“I’ve been working on this for 28 years. It’s my life’s work,” says John Jupe – a truly remarkable man. What he’s doing in a small office on Cardiff Met’s Llandaff campus is mind blowing. He has invented a way to show a new dimension. Perception.
The recent surge in 3D cinema has been kind of weird. Hollywood blockbusters have largely capitalised on a technology which makes things only marginally more interesting. No matter how many times you remaster Star Wars: Episode 1, no matter how close Darth Maul’s lightsabre gets to my face, it’s still only ever going to be Episode 1. 3D gave us the ability to see depth in our film experience. Specks of dust shooting out from James Cameron’s Avatar were about as good as it got though and what a pain to put 3D glasses over normal glasses to watch a feature presentation! BORING.
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Jupe’s company, Perceptual Technologies, not only removes the need to wear 3D glasses but it also adds a whole new dimension to our visual experience.
He shows me a video on a slightly curved screen on a chair in his office. It’s a first person view of a man watching TV in his living room. Then a friend of his enters the room and pitches him a Coke can… our eye is, like real life, instantly drawn to the can which is moving. This is perception – the fourth dimension.
“We’re getting rid of the picture plain, the flat surface. There isn’t one in vision! We’re trying to get closer to the formations and the way that we present information within the structure and the phenomenon of vision,” he tells me.
That sounds really complicated and I must admit that it takes quite a while for me to understand what he’s actually creating.
“That’s precisely what the artist has been showing us all this time. When he stopped painting in central perspective and colouring it in very accurately. Artists stopped doing that at around the 17th century and the renaissance,” he explains. “But actually, all our forms of visual media is still doing it! We’re chucking more and more bandwidth at pictures and expecting them to become more and more meaningful. They won’t!”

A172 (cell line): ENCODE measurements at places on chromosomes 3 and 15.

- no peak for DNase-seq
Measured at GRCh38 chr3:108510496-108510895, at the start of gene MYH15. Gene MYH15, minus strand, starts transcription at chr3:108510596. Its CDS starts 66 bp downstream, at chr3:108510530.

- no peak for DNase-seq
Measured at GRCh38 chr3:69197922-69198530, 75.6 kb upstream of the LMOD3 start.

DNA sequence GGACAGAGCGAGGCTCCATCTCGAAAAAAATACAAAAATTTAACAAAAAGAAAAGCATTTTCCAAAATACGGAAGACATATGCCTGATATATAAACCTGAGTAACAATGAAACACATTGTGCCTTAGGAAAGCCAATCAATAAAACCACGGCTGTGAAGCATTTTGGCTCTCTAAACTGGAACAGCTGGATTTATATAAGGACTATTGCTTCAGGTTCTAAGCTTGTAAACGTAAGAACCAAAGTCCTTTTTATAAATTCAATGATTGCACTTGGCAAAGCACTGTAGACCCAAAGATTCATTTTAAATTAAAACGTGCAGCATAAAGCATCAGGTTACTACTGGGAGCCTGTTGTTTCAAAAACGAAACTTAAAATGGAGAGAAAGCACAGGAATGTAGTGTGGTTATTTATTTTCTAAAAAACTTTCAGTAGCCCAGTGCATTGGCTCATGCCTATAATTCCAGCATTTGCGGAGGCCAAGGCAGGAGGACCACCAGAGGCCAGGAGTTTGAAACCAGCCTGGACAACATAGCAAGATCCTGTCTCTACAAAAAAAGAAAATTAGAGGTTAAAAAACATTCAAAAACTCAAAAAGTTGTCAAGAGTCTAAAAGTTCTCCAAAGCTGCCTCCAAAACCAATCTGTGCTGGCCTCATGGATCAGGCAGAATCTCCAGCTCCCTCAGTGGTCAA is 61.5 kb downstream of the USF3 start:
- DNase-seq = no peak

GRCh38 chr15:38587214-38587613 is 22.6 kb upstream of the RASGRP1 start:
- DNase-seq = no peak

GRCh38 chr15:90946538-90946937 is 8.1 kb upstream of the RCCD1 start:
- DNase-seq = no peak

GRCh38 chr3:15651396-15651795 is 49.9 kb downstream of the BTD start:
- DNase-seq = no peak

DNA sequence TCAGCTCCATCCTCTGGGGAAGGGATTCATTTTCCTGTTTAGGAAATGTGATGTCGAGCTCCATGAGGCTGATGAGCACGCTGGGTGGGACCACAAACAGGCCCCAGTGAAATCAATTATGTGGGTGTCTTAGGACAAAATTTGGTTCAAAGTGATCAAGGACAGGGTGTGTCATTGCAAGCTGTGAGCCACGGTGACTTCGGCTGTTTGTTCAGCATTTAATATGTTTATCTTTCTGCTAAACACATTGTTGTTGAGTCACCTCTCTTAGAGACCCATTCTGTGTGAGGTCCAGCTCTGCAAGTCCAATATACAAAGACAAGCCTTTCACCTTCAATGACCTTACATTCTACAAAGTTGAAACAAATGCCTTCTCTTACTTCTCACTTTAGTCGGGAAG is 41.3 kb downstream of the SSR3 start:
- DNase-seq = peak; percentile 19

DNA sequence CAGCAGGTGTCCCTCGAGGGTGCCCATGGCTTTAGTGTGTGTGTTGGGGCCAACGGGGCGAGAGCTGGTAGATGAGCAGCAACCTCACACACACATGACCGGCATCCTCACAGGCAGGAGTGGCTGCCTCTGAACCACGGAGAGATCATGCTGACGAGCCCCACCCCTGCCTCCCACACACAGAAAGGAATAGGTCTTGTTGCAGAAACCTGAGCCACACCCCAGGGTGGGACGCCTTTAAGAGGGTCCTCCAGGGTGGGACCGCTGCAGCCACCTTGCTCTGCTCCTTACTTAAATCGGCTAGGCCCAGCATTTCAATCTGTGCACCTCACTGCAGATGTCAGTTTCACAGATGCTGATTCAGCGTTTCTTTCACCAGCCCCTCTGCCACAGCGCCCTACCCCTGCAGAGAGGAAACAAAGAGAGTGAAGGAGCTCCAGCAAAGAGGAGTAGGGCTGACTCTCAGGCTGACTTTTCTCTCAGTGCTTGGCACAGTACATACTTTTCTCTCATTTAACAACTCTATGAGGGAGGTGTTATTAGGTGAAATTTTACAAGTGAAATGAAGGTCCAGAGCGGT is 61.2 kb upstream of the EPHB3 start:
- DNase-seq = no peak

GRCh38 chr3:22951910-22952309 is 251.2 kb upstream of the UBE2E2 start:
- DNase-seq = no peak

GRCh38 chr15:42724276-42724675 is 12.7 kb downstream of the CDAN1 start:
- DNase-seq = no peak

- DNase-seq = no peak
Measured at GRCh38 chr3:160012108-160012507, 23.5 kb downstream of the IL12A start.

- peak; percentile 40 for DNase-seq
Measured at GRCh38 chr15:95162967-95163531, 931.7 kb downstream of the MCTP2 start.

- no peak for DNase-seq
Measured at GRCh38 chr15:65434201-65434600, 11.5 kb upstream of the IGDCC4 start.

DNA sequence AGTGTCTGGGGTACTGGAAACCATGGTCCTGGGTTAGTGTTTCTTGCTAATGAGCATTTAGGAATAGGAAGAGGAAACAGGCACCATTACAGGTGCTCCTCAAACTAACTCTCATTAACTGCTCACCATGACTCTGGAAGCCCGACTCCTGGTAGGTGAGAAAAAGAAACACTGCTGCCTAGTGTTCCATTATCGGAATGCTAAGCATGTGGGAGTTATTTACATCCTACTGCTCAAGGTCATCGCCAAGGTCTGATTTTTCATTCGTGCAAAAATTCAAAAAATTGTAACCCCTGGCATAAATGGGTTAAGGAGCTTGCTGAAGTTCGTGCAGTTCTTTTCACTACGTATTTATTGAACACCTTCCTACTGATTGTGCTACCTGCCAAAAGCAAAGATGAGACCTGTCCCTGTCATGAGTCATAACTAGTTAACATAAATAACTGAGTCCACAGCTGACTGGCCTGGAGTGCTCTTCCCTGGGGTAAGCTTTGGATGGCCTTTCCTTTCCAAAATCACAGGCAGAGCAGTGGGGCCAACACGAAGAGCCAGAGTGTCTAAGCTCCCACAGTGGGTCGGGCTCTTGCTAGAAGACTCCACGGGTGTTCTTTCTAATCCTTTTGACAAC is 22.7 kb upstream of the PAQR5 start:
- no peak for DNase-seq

Jupe is adamant that our current ways of displaying images and creating pictures are not extensive enough. He’s got a point – when painters stopped ‘colouring in’ quaint pictures of French palaces in the 17th century and started looking at the figure of a thing, they created something phenomenally expressive. Think about it: have you ever really been moved more by a painting of courtiers in middle age Europe than by Van Gogh’s Starry Night?
But it’s not just about making better cinema images. Jupe says that’s not at all the aim – it’s an offshoot:
“When you go to investors, what they want is dynamic 3D. But that’s a by-product. Once we’ve understood what the structure of vision is, we can make things 3D. But this is about the nature of communication. There’s much more at stake than just making things 3D,” he continues while guiding me through a presentation of his product. “Perceptual Technologies will profoundly change all forms of information display. That was the MOD telling us that! There’s piles and piles of information that no-one can access properly. What it is is that none of our information systems are perceptually structured.”
So what exactly does this mean? If you don’t use it for 3D cinema, what exactly can you use it for? Well, quite a lot actually. When the team at Perceptual Technologies had the intellectual property analysed, the result was that they found 200 commercial applications across 12 industries. Even though we’re not experts in IP, we can tell that 200 is a lot. Those applications range everything from the obvious usage in cinema and television to uses in military training (flight simulators, for example) to use in advertising.
This latter is particularly interesting. Jupe pulls out a slide showing a bottle of Bombay Sapphire on a table, surrounded by tropical fruits with an outdoorsey back ground image. He tells me to look at it and then look at a second one which is slightly tilted. He asked me which one looked more realistic and where are my eyes drawn.
“The second one and to the bottle” I reply.
Knowingly, he explains that the second one is actually a composite image made up using perceptual technology and that the first is the photograph. His technique really works. On closer inspection, you can see that there’s a lot of stuff wrong with the image – it is disjointed in places and some parts seem to be repeated. But it is a more accurate image in my head and, if an advertiser were to use the tools that Jupe has created, they’d be able to direct our perception of a product. Really, really impressive.
And how do you make these images? Well, at the moment, you don’t! The company is currently looking for investment to be able to handle all of the marketing of the service and plugins which create the images. Once they get that funding, they’ll begin to encourage people to start using the software to create the images.
What Jupe has created is really impressive. Seldom have I met anyone so convinced by their work that they are willing to dedicate themselves so intensely. This man is definitely one to watch at Capital Cardiff later this month when he pitches Perceptual Technologies to a room full of people.